Friday, 13 April 2018 16:41

Out of breath when climbing stairs?

Written by Dr. Daliah Wachs
Rate this item
(1 Vote)

Millions of Americans have, at some point in their life, experienced shortness of breath, or dyspnea. Sometimes it’s a sign of being out of shape, sometimes it’s from being overly excited, but sometimes it’s due to a severe medical condition.

A study performed by the British Lung Foundation, found the following surprising statistics:

3 in 10 adults gasp for air after climbing a flight of stairs

4 in 10 gasp for air when trying to run to catch a bus

2 in 10 suffer from shortness of breath at some point during the day

25% have difficulty breathing during sex

Most adults experience shortness of breath at least 6 times a week

Study participants were given a survey asking about their activity and stamina, and 25% admitted to exercising less than once a week.

So are we out of shape?  Or is shortness of breath a sign of significant disease?

What causes shortness of breath?

 

Being “short of breath” is a response by both the heart and lungs to not enough oxygen getting circulated throughout the body. This could be due to a variety of factors:

Lung disease

 

lungsDiagram-260x252-rd1-enIL

 

Lung disease prevents blood from becoming oxygenated such as:

  • pneumonia (lung infection)
  • pulmonary embolism (blood clot)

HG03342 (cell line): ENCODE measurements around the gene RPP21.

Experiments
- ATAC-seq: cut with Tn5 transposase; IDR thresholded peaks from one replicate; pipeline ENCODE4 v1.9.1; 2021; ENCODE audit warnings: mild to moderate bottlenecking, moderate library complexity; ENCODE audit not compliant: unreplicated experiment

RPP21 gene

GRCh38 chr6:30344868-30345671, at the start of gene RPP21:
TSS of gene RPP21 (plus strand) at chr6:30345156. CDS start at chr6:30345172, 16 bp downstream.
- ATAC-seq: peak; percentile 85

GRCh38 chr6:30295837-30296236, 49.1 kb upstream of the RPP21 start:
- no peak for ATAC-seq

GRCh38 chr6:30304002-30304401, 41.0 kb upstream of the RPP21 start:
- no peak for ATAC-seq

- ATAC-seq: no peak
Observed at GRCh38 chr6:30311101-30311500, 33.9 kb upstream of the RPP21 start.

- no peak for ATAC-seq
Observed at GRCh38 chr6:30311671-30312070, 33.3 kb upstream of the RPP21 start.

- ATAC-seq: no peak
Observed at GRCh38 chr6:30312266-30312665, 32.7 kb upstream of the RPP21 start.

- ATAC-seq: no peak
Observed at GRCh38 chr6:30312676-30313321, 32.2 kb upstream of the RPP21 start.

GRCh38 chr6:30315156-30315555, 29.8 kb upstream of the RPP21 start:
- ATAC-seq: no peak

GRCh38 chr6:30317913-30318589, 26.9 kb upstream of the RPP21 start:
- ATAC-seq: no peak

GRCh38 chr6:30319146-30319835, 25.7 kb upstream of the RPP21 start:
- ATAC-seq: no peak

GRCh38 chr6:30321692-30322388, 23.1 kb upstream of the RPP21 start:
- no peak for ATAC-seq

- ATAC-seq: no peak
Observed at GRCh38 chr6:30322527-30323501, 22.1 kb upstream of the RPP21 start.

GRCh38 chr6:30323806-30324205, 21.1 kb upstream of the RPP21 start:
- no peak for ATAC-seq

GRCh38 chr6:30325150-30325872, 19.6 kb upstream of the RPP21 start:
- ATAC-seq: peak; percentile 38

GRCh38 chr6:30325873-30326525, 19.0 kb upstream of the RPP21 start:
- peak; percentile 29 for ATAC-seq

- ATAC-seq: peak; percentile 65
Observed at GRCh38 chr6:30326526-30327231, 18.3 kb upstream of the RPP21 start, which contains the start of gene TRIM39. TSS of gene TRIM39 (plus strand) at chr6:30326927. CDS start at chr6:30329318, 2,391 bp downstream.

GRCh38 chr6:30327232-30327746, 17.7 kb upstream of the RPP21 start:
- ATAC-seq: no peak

• pneumothorax (collapsed lung)
  • bronchitis (inflammation of the bronchioles)
  • bronchospasm
  • asthma
  • emphysema
  • interstitial lung disease
  • lung cancer
  • choking or obstruction
  • anaphylaxis, severe allergies

and more.

All of these may give the sensation of being “short of breath.” The body then detects the lungs can’t do their job so signals are sent to dilate bronchioles to increase oxygenation, increase respiratory rate and increase heart rate to rush more blood into the lungs.

Heart Disease

 

Heart conditions that can cause shortness of breath include:

  • heart attack
  • congestive heart failure
  • inflammation/infection of the heart or its valves (pericarditis, endocarditis)
  • arrhythmia – abnormal heart rhythm

 

heart-failure

 

These above conditions could prevent the heart from doing its job, pumping blood, so if the body detects lack of oxygenated blood, signals get sent to increase heart rate and respiratory rate as well.

Anemia

 

Anemia is a condition where the body lacks enough healthy red blood cells and/or hemoglobin responsible for bringing oxygen to organs and tissues. Suffering from anemia may result in shortness of breath.

 

So when is shortness of breath worrisome?

 

If one is out of shape, as soon as the exercise, or climbing the flight of stairs, ceases, the respiratory rate will normalize within minutes. If it doesn’t or if other symptoms present with the shortness of breath, an underlying medical condition could be the cause.

Concerning co-symptoms include:

  • chest pain
  • wheezing
  • dizziness
  • cough
  • fatigue
  • weakness
  • pain with breathing
  • anxiety
  • sputum production
  • wheezing
  • headache
  • blurry vision

Although current guidelines recommend exercising with moderate intensity 150 minutes a week, any activity that induces shortness of breath or any of the above symptoms should be evaluated by a medical provider.  If one has been inactive for years and wants to start becoming physically fit, its best to discuss a conditioning plan and current heart health with one’s medical provider with protocols on how to address shortness of breath during workouts.

 

Decoding-Physical-Activity-Guidelines

----

 

Daliah Wachs is a guest contributor to GCN news. Doctor Wachs is an MD,  FAAFP and a Board Certified Family Physician.  The Dr. Daliah Show , is nationally syndicated M-F from 11:00 am - 2:00 pm and Saturday from Noon-1:00 pm (all central times) at GCN.